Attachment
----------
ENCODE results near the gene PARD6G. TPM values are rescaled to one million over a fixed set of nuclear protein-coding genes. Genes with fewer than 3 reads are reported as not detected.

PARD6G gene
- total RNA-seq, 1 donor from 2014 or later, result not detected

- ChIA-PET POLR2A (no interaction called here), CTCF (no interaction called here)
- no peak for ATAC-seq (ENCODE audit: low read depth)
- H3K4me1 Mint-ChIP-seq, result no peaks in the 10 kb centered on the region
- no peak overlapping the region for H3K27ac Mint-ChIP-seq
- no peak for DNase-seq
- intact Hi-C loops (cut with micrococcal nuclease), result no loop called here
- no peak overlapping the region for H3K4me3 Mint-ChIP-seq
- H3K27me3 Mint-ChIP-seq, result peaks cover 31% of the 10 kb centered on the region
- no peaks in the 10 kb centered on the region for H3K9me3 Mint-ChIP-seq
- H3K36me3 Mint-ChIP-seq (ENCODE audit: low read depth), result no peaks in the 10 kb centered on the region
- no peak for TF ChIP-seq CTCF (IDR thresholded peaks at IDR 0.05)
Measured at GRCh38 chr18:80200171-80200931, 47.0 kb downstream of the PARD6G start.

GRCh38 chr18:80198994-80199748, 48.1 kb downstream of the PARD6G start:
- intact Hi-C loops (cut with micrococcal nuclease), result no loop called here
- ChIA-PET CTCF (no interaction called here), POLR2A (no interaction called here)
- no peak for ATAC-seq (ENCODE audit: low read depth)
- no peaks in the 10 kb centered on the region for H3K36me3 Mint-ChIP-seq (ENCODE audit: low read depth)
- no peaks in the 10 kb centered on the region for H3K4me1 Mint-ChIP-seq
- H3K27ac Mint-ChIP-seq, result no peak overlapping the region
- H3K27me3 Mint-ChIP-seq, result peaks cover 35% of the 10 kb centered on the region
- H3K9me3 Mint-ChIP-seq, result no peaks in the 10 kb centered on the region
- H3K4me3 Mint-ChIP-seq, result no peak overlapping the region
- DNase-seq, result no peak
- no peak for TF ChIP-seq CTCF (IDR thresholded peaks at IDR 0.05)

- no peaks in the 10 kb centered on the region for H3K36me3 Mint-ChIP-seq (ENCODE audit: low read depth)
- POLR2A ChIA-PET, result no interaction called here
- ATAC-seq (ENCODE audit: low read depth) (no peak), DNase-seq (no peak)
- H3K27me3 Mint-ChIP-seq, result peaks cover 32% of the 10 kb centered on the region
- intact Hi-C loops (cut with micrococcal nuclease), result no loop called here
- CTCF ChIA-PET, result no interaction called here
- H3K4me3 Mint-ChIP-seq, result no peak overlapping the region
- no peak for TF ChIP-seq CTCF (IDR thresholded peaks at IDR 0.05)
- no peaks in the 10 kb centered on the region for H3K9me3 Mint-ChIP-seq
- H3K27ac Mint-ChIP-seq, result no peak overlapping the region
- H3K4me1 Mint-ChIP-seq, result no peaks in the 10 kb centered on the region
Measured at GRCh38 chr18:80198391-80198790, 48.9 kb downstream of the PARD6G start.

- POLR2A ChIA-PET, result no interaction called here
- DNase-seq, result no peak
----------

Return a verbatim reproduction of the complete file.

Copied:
ENCODE results near the gene PARD6G. TPM values are rescaled to one million over a fixed set of nuclear protein-coding genes. Genes with fewer than 3 reads are reported as not detected.

PARD6G gene
- total RNA-seq, 1 donor from 2014 or later, result not detected

- ChIA-PET POLR2A (no interaction called here), CTCF (no interaction called here)
- no peak for ATAC-seq (ENCODE audit: low read depth)
- H3K4me1 Mint-ChIP-seq, result no peaks in the 10 kb centered on the region
- no peak overlapping the region for H3K27ac Mint-ChIP-seq
- no peak for DNase-seq
- intact Hi-C loops (cut with micrococcal nuclease), result no loop called here
- no peak overlapping the region for H3K4me3 Mint-ChIP-seq
- H3K27me3 Mint-ChIP-seq, result peaks cover 31% of the 10 kb centered on the region
- no peaks in the 10 kb centered on the region for H3K9me3 Mint-ChIP-seq
- H3K36me3 Mint-ChIP-seq (ENCODE audit: low read depth), result no peaks in the 10 kb centered on the region
- no peak for TF ChIP-seq CTCF (IDR thresholded peaks at IDR 0.05)
Measured at GRCh38 chr18:80200171-80200931, 47.0 kb downstream of the PARD6G start.

GRCh38 chr18:80198994-80199748, 48.1 kb downstream of the PARD6G start:
- intact Hi-C loops (cut with micrococcal nuclease), result no loop called here
- ChIA-PET CTCF (no interaction called here), POLR2A (no interaction called here)
- no peak for ATAC-seq (ENCODE audit: low read depth)
- no peaks in the 10 kb centered on the region for H3K36me3 Mint-ChIP-seq (ENCODE audit: low read depth)
- no peaks in the 10 kb centered on the region for H3K4me1 Mint-ChIP-seq
- H3K27ac Mint-ChIP-seq, result no peak overlapping the region
- H3K27me3 Mint-ChIP-seq, result peaks cover 35% of the 10 kb centered on the region
- H3K9me3 Mint-ChIP-seq, result no peaks in the 10 kb centered on the region
- H3K4me3 Mint-ChIP-seq, result no peak overlapping the region
- DNase-seq, result no peak
- no peak for TF ChIP-seq CTCF (IDR thresholded peaks at IDR 0.05)

- no peaks in the 10 kb centered on the region for H3K36me3 Mint-ChIP-seq (ENCODE audit: low read depth)
- POLR2A ChIA-PET, result no interaction called here
- ATAC-seq (ENCODE audit: low read depth) (no peak), DNase-seq (no peak)
- H3K27me3 Mint-ChIP-seq, result peaks cover 32% of the 10 kb centered on the region
- intact Hi-C loops (cut with micrococcal nuclease), result no loop called here
- CTCF ChIA-PET, result no interaction called here
- H3K4me3 Mint-ChIP-seq, result no peak overlapping the region
- no peak for TF ChIP-seq CTCF (IDR thresholded peaks at IDR 0.05)
- no peaks in the 10 kb centered on the region for H3K9me3 Mint-ChIP-seq
- H3K27ac Mint-ChIP-seq, result no peak overlapping the region
- H3K4me1 Mint-ChIP-seq, result no peaks in the 10 kb centered on the region
Measured at GRCh38 chr18:80198391-80198790, 48.9 kb downstream of the PARD6G start.

- POLR2A ChIA-PET, result no interaction called here
- DNase-seq, result no peak